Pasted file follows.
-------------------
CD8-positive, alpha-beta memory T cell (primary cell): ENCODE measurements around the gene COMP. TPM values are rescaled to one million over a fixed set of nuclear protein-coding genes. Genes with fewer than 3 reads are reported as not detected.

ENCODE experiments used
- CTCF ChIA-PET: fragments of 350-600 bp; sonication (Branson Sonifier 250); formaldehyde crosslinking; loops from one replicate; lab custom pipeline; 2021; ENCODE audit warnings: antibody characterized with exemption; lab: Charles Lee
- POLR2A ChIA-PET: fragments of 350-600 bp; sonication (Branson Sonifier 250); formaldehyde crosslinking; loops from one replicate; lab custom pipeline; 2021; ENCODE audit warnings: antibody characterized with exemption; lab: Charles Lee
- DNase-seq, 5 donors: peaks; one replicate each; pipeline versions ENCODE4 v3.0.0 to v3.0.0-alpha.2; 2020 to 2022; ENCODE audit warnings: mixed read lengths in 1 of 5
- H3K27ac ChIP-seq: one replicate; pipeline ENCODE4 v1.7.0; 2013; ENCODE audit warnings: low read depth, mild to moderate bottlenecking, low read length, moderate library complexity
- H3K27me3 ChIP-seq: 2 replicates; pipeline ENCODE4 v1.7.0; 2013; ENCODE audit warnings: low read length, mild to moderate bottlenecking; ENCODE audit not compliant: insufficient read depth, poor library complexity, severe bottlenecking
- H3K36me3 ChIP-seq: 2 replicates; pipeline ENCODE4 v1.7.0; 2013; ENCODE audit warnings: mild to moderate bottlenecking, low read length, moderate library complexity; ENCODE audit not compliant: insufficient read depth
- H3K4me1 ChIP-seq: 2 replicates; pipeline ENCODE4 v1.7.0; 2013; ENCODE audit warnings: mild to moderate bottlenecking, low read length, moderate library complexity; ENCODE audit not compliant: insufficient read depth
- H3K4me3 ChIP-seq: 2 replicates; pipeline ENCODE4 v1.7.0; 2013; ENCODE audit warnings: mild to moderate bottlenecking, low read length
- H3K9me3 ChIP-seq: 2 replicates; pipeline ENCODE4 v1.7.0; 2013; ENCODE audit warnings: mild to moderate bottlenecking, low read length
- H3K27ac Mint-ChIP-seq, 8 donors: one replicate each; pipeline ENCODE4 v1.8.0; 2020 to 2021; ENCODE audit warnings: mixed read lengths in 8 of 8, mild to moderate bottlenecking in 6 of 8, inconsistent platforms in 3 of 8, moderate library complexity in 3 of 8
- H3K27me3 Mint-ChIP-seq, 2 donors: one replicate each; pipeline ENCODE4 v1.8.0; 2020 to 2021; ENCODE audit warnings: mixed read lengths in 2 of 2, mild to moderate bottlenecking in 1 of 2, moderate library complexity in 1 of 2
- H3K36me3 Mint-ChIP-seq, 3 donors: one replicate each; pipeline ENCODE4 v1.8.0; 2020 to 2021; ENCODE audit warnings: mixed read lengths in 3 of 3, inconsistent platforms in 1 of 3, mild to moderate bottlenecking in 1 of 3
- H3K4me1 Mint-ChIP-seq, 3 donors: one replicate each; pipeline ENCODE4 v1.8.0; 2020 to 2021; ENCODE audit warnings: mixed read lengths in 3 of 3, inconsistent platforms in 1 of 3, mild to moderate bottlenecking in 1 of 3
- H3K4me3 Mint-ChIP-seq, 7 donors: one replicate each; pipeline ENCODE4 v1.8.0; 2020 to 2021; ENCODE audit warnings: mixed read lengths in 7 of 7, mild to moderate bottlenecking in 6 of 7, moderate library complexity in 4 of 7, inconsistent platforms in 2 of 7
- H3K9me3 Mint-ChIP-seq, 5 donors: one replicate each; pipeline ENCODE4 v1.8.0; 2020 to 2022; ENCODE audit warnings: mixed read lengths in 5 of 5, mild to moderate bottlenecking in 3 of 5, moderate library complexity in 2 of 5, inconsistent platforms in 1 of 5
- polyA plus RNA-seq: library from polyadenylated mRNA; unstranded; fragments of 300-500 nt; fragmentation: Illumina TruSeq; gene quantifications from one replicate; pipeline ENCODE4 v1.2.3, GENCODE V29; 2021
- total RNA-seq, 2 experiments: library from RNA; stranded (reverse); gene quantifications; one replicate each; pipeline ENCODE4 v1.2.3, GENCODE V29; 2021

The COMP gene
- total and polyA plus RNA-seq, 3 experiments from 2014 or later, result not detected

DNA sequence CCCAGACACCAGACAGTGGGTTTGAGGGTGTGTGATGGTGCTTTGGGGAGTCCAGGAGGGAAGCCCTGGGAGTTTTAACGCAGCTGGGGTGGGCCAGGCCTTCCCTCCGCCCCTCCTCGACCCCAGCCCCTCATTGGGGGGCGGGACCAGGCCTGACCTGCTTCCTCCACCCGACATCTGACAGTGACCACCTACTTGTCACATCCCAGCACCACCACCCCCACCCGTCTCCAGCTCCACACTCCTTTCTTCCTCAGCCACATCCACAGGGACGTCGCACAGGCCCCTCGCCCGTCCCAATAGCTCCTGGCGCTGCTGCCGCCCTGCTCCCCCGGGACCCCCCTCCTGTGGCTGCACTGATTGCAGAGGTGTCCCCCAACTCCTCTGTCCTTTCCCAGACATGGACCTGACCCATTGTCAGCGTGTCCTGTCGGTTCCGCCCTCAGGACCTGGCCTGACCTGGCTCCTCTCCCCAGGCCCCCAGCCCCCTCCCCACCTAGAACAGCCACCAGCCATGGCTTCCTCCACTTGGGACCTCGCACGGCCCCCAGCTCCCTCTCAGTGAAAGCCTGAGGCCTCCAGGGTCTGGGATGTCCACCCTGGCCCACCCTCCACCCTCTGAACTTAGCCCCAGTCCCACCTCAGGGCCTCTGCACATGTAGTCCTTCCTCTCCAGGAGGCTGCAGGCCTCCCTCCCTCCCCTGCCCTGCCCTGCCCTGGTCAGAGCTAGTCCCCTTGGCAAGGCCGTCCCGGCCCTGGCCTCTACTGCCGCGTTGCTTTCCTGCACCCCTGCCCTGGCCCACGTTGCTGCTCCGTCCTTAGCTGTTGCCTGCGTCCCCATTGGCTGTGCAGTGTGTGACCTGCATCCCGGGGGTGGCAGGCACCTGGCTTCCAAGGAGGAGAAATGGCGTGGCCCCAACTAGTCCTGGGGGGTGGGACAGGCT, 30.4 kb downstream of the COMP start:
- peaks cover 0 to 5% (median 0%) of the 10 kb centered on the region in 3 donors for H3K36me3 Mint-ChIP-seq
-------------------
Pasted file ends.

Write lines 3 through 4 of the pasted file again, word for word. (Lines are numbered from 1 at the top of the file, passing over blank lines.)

- CTCF ChIA-PET: fragments of 350-600 bp; sonication (Branson Sonifier 250); formaldehyde crosslinking; loops from one replicate; lab custom pipeline; 2021; ENCODE audit warnings: antibody characterized with exemption; lab: Charles Lee
- POLR2A ChIA-PET: fragments of 350-600 bp; sonication (Branson Sonifier 250); formaldehyde crosslinking; loops from one replicate; lab custom pipeline; 2021; ENCODE audit warnings: antibody characterized with exemption; lab: Charles Lee